These days, a dialogue about global food has to include biofuels – the two have become inseparable in recent years. At the World Food Prize Norman Borlaug Symposium this week in Des Moines many speakers are addressing how biofuels fit in the global food outlook.
The keynote speaker for the symposium kickoff Wednesday was Sir Gordon Conway, who is chief scientific adviser for the UK. He talked about the spike in food prices over the past year and listed at least ten underlying causes, demand for biofuels being only one and he did not single it out as being a major culprit. He also pointed out the increasing global population, higher per capita income, increased demand for meat, higher prices for energy and fertilizer, and a shortage of arable land as some of the other factors.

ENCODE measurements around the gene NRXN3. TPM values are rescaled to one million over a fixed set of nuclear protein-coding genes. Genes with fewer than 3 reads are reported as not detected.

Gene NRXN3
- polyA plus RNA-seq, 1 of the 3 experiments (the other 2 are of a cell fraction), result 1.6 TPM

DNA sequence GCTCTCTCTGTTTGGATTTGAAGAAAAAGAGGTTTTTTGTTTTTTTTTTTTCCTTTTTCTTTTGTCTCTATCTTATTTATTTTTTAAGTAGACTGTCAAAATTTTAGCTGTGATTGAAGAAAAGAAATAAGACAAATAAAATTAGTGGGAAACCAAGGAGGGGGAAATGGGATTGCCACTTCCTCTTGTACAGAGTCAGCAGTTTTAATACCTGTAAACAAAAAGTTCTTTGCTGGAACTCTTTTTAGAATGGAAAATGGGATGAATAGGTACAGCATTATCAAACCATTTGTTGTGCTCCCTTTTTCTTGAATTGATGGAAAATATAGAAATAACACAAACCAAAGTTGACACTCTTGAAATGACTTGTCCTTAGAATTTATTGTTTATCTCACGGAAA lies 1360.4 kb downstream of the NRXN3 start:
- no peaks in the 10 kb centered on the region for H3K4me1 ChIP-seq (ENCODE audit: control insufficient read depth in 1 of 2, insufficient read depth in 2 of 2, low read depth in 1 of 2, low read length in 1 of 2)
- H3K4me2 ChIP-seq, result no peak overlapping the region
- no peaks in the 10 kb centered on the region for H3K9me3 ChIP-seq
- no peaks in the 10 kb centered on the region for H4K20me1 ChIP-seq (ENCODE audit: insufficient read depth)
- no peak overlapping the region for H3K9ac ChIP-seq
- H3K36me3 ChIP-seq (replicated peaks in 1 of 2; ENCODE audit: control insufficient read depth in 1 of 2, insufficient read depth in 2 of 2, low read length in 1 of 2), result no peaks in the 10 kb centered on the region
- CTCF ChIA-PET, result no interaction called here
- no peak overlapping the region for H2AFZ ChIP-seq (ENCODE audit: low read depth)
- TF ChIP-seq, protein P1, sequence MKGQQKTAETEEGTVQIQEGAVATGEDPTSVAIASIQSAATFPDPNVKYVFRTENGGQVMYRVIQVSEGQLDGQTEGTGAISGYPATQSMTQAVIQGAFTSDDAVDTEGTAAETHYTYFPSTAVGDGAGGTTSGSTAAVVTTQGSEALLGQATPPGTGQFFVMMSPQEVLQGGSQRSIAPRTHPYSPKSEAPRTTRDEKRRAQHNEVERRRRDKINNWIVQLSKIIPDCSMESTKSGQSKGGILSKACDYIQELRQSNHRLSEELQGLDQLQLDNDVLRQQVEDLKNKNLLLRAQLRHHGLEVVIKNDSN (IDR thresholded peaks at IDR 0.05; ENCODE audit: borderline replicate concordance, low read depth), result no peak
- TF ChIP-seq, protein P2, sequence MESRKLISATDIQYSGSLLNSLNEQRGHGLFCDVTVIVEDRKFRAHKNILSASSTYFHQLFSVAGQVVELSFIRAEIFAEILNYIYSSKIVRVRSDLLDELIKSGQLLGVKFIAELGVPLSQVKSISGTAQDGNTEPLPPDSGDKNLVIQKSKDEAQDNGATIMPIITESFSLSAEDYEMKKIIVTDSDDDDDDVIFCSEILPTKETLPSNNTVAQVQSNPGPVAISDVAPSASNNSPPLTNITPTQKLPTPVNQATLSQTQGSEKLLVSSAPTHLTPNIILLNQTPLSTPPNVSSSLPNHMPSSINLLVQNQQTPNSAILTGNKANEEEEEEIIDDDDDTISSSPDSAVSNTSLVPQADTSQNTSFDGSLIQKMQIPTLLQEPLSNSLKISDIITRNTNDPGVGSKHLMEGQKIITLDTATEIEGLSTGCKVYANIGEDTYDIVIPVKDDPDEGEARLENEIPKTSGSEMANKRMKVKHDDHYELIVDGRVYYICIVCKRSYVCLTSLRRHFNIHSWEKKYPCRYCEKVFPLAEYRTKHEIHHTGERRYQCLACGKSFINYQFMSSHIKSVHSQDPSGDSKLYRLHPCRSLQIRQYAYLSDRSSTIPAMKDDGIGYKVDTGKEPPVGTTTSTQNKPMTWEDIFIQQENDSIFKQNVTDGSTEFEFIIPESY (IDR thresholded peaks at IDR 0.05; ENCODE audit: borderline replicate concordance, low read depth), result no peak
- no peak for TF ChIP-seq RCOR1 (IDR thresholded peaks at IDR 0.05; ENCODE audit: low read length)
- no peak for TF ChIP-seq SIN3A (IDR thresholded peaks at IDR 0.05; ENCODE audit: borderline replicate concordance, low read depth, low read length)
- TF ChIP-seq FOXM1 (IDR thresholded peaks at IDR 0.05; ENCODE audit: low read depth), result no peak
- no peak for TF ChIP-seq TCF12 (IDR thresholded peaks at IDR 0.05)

Conway stressed the need to address why we want to produce biofuels and the urgency to move quickly into second and even third generation biofuels – such as cellulosic ethanol from switchgrass and biodiesel from algae. “Maybe we should have a new World Food Prize on this,” Conway said. “In which we transform the world from one dependent on fossil fuels for energy and production of chemicals, into one that depends on plants as a basic source of our economy.”
Listen to Conway’s comments here:
The World Food Prize was established in 1986 by Nobel Peace Prize winner Norman Borlaug to honor the achievements of individuals who have advanced human development by improving the quality, quantity or availability of food in the world. This year’s winners are former U.S. Senators George McGovern and Bob Dole, who are being honored for their work in establishing the McGovern-Dole international school-feeding program which has provided meals to feed more than 22 million children in 41 countries.